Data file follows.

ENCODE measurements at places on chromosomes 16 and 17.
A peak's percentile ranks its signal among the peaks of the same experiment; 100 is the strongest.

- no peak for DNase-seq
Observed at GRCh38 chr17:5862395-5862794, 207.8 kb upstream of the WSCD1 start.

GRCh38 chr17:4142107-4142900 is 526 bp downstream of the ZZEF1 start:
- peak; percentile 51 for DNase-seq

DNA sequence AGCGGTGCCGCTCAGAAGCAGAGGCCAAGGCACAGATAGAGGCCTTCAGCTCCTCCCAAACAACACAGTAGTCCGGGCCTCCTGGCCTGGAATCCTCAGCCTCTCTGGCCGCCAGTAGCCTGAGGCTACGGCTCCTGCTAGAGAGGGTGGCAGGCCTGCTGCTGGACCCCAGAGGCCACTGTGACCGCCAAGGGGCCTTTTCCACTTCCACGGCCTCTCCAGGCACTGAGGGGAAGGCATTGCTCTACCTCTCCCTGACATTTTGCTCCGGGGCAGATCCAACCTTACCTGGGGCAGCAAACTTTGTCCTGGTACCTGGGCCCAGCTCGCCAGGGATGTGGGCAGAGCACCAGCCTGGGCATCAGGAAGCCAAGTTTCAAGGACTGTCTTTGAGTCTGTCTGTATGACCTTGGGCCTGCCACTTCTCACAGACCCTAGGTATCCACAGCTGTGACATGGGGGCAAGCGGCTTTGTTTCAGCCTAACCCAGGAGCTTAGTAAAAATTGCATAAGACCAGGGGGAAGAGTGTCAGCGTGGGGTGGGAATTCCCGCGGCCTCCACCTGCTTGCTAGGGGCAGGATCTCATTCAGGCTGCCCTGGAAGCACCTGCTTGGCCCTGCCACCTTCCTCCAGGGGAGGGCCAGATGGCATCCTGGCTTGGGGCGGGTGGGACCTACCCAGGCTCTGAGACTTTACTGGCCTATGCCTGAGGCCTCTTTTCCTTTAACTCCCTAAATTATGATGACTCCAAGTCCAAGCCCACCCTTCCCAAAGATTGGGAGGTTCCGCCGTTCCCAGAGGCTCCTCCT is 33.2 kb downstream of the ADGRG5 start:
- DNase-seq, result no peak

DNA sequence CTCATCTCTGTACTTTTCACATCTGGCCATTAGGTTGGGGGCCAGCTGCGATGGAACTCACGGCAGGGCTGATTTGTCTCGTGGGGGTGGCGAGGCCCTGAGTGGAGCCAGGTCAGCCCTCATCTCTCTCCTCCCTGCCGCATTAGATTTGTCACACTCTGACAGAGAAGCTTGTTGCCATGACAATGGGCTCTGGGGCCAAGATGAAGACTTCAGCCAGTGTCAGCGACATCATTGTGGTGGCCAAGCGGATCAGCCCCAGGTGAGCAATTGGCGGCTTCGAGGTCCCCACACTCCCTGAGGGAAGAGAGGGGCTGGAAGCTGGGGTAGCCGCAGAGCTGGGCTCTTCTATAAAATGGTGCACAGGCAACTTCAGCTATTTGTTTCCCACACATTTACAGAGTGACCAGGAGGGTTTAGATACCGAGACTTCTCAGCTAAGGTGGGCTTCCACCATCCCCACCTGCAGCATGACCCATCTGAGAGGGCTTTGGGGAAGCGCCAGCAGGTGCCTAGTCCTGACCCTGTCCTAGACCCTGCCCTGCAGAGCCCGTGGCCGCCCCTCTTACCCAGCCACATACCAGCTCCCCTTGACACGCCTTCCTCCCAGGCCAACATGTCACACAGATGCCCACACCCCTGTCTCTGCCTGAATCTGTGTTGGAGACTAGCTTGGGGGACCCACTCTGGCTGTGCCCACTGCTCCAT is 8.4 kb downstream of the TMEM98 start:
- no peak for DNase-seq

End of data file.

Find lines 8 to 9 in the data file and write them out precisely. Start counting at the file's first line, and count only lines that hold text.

- DNase-seq, result no peak

DNA sequence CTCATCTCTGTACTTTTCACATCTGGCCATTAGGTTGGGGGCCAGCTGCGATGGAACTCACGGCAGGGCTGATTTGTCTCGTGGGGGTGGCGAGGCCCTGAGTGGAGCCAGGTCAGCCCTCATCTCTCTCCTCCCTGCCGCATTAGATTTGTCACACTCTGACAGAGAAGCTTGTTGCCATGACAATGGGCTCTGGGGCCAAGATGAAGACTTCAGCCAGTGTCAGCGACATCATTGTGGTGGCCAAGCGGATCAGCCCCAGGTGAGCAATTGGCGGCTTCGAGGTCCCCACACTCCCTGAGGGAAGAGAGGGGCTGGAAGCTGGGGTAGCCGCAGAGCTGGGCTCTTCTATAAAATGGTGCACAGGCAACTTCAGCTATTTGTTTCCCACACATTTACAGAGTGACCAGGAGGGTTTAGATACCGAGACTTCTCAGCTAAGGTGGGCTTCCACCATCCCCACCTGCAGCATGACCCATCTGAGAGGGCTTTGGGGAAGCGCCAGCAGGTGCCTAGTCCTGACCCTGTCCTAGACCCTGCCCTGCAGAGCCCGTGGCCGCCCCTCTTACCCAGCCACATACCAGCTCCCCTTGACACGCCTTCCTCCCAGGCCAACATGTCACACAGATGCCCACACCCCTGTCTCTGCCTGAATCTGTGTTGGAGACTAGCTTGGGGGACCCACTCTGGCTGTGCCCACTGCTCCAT is 8.4 kb downstream of the TMEM98 start: